Trump said U.S. troops would remain at a small garrison at Tanf in southern Syria "to continue to disrupt remnants" of Islamic State. But the base would do little to support operations elsewhere in the country.
It didn't take long for a central theme to emerge at the funeral of U.S. Marine Pfc. Joseph Livermore, an event attended by hundreds of area residents Friday at Union Cemetery in Bakersfield.
It's a theme that stems from a widespread local belief that the men and women who have served in the nation's armed forces are held in particularly high esteem here in the southern valley.
"In Bakersfield and Kern County, we celebrate our veterans like no place else on Earth," Bakersfield Chief of Police Lyle Martin told the gathering of mourners.
ROCKFORD — Delta Force sniper Sgt. First Class James P. McMahon's face was so badly battered and cut, "he looked like he was wearing a fright mask" as he stood atop a downed Black Hawk helicopter and pulled free the body of a fellow soldier from the wreckage.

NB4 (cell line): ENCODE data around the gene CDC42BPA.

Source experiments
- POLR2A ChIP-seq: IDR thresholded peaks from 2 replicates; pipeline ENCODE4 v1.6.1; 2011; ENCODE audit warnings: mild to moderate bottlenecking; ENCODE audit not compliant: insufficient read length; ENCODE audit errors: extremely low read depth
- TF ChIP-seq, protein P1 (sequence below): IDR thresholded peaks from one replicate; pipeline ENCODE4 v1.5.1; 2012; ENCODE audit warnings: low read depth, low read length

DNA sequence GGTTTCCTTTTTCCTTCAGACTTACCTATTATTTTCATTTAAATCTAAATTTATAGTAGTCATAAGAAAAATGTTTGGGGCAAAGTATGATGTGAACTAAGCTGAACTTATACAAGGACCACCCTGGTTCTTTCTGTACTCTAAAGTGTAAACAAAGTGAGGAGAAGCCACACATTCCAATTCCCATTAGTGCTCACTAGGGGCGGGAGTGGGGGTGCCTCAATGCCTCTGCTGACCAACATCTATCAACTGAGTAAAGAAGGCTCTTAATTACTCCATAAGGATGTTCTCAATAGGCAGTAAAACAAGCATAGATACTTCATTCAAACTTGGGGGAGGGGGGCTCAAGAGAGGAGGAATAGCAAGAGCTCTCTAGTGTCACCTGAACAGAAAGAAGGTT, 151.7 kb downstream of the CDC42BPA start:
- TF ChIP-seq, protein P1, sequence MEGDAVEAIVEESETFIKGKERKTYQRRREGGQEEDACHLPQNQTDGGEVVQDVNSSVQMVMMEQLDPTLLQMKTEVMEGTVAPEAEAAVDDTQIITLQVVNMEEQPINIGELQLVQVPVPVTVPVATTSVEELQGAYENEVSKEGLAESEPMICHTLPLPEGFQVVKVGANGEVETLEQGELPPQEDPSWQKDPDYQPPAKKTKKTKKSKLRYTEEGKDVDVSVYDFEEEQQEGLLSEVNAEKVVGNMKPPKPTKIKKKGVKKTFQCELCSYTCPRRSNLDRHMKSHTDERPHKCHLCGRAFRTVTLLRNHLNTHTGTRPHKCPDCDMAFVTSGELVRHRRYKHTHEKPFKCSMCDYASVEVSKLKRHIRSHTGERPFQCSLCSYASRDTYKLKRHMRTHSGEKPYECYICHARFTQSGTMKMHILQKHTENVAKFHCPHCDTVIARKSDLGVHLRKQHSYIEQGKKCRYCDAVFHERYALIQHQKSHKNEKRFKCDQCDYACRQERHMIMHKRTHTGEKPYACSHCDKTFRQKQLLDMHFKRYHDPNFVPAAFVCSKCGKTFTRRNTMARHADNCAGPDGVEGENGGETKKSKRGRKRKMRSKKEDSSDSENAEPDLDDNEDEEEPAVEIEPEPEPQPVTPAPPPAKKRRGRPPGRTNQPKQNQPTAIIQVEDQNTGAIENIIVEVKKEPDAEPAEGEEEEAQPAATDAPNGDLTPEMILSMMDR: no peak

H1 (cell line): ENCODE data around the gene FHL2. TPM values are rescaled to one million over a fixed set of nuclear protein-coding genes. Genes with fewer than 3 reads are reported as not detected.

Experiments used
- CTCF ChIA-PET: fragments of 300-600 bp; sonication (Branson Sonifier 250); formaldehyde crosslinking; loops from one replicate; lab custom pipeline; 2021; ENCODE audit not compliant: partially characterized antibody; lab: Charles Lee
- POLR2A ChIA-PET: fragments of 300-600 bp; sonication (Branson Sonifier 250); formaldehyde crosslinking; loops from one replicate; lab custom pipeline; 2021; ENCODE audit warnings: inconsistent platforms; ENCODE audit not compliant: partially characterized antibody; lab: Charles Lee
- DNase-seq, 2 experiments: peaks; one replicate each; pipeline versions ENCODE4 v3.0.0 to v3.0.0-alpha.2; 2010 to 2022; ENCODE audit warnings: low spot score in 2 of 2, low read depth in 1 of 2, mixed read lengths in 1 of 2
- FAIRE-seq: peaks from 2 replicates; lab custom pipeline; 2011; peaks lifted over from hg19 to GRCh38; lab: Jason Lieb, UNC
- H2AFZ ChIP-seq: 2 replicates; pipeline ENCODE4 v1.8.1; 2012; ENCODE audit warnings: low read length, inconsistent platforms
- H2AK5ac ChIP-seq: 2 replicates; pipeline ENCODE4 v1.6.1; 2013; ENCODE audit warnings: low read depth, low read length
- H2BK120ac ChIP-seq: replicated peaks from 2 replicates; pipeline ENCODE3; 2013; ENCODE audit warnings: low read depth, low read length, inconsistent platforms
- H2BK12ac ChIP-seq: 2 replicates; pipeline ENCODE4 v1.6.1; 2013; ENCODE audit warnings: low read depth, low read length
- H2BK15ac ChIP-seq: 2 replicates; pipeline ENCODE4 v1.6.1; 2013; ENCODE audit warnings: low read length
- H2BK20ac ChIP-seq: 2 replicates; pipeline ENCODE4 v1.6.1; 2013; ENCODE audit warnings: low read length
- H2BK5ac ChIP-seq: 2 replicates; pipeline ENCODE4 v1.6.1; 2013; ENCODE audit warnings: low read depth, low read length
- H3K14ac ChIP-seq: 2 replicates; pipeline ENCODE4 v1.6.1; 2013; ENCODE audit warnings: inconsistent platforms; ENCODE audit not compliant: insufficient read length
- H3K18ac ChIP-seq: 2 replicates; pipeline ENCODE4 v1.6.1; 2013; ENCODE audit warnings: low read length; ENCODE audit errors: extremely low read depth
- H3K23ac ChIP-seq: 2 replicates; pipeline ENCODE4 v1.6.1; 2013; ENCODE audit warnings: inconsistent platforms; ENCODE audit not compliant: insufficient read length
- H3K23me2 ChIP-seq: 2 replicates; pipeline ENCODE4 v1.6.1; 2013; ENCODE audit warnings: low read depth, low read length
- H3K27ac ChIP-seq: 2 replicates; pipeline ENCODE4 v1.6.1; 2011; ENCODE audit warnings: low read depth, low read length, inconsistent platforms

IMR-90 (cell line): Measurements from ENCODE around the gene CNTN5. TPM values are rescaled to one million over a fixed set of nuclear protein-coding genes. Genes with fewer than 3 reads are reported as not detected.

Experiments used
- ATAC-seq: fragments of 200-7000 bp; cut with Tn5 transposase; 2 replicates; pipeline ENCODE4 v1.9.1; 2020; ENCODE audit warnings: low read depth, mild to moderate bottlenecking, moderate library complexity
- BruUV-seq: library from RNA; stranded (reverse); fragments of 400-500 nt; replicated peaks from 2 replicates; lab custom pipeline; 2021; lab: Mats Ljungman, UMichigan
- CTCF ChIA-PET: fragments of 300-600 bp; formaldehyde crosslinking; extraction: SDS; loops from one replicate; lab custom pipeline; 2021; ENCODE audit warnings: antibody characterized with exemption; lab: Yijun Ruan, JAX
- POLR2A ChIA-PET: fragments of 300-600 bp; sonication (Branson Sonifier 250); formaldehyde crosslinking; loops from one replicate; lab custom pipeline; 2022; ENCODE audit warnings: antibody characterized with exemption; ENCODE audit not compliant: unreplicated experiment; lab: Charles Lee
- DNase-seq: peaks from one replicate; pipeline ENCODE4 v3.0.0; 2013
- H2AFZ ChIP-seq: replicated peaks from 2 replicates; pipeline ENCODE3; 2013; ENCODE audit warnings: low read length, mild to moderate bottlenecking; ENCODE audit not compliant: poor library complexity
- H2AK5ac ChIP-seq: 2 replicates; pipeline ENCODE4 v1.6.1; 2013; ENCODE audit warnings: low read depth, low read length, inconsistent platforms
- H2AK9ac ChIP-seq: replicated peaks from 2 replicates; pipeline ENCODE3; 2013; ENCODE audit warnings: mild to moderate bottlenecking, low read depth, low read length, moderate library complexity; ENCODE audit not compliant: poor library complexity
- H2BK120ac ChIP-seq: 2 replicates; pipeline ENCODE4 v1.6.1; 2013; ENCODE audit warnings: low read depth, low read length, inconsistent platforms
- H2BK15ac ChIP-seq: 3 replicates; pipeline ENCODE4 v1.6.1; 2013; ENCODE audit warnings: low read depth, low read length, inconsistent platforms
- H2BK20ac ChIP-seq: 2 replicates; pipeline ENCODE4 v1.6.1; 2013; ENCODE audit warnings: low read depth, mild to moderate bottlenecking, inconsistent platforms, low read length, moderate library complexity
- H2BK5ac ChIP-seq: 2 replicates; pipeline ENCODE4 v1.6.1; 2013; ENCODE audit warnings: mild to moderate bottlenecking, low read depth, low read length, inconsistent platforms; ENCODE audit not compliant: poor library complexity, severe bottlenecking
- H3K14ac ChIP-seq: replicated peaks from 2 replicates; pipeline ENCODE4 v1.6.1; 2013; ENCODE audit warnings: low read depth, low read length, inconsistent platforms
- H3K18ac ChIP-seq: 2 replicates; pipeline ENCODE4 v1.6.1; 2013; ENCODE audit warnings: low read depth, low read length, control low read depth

That's the first description of McMahon in the book by journalist Mark Bowden called "Black Hawk Down: A Story of Modern War." It is a detailed account of the horrific Battle of the Black Sea fought in the streets of Mogadishu, Somalia, in October 1993. It claimed the lives of 18 elite American soldiers.
Navy SEAL Eddie Gallagher will retire as a chief petty officer now that President Donald Trump has restored his rank.
"Before the prosecution of Special Warfare Operator First Class Edward Gallagher, he had been selected for promotion to Senior Chief, awarded a Bronze Star with a "V" for valor, and assigned to an important position in the Navy as an instructor," a White House statement said.
"Though ultimately acquitted on all of the most serious charges, he was stripped of these honors as he awaited his trial and its outcome. Given his service to our Nation, a promotion back to the rank and pay grade of Chief Petty Officer is justified."
The announcement that Gallagher is once again an E-7 effectively nullifies the Navy's entire effort to prosecute Gallagher for allegedly committing war crimes. It is also the culmination of Trump's support for the SEAL throughout the legal process.
On July 2, military jurors found Gallagher not guilty of premeditated murder and attempted murder for allegedly stabbing a wounded ISIS fighter to death and opening fire at an old man and a young girl on separate occasions during his 2017 deployment to Iraq.